My only trip to New York City was in June 2000, a special 40th birthday sojourn with my best friend since middle school to see Bruce Springsteen play at Madison Square Garden. I flew out of San Francisco on the Thursday night red-eye flight, landing at JFK early in the morning. The concert was Friday night and I didn’t have to fly back home until Sunday morning, so we had plenty of time to wander the city, although in a city with the magnificent scope of New York City, you can barely scratch the surface in two days. My wife had bought me a couple of instant cameras for the trip, and I happily snapped my way across the city. One of these photos was taken from the apartment where we stayed during the weekend, and the other was taken on a walk north, up from Greenwich Village, towards Times Square.
From Mark Evanier’s blog “News From Me” (which I highly recommend), I learned of the September 11 Television Archive, which includes links to the live network coverage from that day. Watching the NBC coverage from that morning, I was quickly able to come up with one answer to the question “what has changed in our lives since that day?” The initial coverage came from Katie Couric and Matt Lauer on The Today Show, and from the onset their utter confusion was clearly evident. Even after the second plane struck the World Trade Center, there was incredulity that what was happening could be a planned attack. At one point, Couric makes a statement along the lines of “something must be wrong with air traffic control.” That sounds utterly silly today, and I don’t point it out to make fun of Couric but simply to make the point that before 9/11, no one assumed that disasters were the result of terrorism. Contrast that to what happened earlier this week in San Diego, when conversations around something as simple as a massive power outage (and I use that term loosely, and not to under-estimate the significance of that event) were framed around the possibility of whether the event was a terrorist attack.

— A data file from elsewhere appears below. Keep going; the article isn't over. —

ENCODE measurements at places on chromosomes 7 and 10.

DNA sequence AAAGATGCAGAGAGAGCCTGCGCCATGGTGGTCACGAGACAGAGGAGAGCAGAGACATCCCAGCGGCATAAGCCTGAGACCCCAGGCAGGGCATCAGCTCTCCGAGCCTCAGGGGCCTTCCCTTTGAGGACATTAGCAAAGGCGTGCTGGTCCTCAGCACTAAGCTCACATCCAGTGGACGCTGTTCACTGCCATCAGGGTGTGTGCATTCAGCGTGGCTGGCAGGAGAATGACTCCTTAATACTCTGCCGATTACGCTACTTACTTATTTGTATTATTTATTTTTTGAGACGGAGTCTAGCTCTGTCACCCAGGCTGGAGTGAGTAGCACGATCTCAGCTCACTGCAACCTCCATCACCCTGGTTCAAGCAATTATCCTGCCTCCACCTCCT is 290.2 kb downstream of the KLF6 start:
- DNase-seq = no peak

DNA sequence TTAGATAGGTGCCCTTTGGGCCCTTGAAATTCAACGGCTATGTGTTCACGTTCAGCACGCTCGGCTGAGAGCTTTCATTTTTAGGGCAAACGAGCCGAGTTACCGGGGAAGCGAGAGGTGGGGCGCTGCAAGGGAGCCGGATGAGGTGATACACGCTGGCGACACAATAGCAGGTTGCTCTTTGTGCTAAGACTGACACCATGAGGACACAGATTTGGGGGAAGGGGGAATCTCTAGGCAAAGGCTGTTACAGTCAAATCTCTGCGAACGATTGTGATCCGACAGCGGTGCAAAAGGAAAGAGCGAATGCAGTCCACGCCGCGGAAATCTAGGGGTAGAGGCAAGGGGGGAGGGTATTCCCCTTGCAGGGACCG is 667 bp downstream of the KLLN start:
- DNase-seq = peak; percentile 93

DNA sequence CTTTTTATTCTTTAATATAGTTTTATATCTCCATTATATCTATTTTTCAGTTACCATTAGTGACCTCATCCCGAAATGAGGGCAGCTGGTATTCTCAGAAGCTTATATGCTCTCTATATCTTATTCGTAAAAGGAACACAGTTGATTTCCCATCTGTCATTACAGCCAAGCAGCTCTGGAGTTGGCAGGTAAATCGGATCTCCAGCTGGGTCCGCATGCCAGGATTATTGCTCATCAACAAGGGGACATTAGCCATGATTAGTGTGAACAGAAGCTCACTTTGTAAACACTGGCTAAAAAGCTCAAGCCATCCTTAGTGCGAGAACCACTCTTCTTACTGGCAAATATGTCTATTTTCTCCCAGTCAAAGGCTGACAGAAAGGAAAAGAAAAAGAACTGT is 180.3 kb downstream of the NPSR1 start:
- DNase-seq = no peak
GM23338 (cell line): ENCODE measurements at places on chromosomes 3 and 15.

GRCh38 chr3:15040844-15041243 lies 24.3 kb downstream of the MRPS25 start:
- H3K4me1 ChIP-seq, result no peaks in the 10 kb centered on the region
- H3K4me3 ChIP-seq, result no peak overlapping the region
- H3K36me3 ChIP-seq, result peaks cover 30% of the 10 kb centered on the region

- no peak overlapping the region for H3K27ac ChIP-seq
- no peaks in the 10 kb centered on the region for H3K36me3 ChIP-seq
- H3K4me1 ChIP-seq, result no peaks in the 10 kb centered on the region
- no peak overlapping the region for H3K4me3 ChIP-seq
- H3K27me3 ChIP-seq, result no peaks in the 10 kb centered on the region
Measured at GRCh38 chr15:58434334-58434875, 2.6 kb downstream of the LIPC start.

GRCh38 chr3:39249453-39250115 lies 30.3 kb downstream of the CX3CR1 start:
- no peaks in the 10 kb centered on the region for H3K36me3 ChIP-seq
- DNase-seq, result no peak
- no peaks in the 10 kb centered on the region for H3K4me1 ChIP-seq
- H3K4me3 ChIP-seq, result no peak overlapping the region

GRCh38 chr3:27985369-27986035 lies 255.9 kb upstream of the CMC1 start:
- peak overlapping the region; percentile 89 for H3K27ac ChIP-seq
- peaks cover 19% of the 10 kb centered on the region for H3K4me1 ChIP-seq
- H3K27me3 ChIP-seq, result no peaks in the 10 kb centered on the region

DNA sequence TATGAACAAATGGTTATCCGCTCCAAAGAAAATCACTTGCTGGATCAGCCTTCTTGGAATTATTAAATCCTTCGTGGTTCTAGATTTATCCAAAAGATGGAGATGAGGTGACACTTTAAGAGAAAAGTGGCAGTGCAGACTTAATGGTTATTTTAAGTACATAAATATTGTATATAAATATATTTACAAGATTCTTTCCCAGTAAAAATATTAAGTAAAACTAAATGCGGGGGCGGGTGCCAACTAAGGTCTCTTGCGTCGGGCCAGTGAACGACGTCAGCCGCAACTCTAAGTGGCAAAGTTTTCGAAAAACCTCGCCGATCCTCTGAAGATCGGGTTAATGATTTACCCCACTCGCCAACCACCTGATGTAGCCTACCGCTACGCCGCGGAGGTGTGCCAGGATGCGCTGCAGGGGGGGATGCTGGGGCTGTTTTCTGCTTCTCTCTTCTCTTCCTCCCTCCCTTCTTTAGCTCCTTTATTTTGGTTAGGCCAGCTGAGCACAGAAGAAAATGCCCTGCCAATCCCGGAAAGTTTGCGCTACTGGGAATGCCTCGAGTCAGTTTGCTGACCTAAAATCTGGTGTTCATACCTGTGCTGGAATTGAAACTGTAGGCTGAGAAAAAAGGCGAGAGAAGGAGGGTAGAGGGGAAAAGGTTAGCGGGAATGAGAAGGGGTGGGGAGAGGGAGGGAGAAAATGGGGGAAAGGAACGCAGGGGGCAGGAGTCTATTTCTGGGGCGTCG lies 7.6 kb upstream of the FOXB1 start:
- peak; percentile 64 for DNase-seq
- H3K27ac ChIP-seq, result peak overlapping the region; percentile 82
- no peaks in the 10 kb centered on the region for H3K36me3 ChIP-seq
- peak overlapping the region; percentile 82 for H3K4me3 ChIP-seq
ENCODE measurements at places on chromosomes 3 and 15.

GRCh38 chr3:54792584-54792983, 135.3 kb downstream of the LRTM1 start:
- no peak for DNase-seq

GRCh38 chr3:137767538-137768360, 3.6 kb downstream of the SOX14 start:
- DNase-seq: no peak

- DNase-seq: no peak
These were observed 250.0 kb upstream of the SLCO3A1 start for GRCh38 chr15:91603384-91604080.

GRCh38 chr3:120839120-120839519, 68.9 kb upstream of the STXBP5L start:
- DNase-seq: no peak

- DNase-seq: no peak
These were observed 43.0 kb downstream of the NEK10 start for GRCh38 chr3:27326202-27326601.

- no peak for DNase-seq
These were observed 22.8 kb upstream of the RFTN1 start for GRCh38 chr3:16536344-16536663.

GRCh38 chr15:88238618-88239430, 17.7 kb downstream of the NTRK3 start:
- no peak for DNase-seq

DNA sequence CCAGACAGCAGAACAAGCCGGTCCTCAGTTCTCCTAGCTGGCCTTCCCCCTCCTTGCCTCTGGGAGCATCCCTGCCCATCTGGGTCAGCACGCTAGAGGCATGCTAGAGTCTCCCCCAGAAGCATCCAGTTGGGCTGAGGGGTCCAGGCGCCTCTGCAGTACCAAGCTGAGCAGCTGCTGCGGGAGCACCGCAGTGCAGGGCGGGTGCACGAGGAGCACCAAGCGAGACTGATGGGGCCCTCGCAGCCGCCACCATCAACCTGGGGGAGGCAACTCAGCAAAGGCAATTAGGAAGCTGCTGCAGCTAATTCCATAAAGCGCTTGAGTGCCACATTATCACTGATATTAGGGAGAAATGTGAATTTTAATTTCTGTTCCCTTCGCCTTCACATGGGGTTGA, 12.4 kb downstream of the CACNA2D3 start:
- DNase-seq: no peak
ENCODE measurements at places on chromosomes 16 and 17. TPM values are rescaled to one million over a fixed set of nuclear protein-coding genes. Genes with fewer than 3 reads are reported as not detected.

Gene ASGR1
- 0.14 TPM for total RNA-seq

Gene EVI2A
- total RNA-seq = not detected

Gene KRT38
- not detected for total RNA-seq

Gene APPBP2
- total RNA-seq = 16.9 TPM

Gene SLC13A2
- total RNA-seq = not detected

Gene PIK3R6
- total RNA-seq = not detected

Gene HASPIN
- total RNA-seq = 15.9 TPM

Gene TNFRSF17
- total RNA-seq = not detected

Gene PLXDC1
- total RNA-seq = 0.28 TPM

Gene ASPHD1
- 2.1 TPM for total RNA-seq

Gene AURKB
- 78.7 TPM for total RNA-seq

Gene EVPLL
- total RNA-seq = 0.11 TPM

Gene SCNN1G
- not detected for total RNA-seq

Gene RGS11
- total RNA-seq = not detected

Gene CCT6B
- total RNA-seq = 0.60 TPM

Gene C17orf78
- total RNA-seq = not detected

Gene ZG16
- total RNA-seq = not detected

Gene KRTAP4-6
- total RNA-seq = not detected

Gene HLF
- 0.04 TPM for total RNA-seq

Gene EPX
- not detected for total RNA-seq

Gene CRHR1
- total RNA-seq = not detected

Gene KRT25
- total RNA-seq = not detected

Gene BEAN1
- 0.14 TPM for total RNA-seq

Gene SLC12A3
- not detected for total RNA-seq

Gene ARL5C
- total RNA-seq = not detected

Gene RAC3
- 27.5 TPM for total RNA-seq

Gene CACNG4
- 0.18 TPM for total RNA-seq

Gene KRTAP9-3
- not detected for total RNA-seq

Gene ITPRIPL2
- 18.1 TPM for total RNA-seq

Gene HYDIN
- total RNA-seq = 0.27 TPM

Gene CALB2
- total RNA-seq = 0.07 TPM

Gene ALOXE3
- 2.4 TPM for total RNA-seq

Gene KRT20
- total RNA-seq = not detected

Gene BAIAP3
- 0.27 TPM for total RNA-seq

Paul Krugman, the economist and New York Times columnist, has a brief piece up on his blog today that is almost certain to make him the most hated man in America – at least for today. Titled “The Years of Shame,” Krugman seeks to make the point that what happened following 9/11 was shameful. That is a legitimate subject for dialogue, but the way Krugman goes about making the argument is utterly shameful in and of itself. First, he begins the column by asking, “Is it just me, or are the 9/11 commemorations oddly subdued?” Well, let’s see – we’re paying tribute and remembering people who lost their lives, some innocent victims and others heroes who sought to help those in distress. Isn’t “subdued” the appropriate way to pay tribute to those people? Krugman’s premise is utterly nonsensical.
But it is the way Krugman closes his column that I find so offensive:
“I’m not going to allow comments on this post, for obvious reasons.” [emphasis added]
This is a classic case of someone trying to have it both ways. Introduce a concept that is certain to be unpopular, and then essentially turn off the mike, and leave the room. Now that is shameful, not to mention utterly cowardly.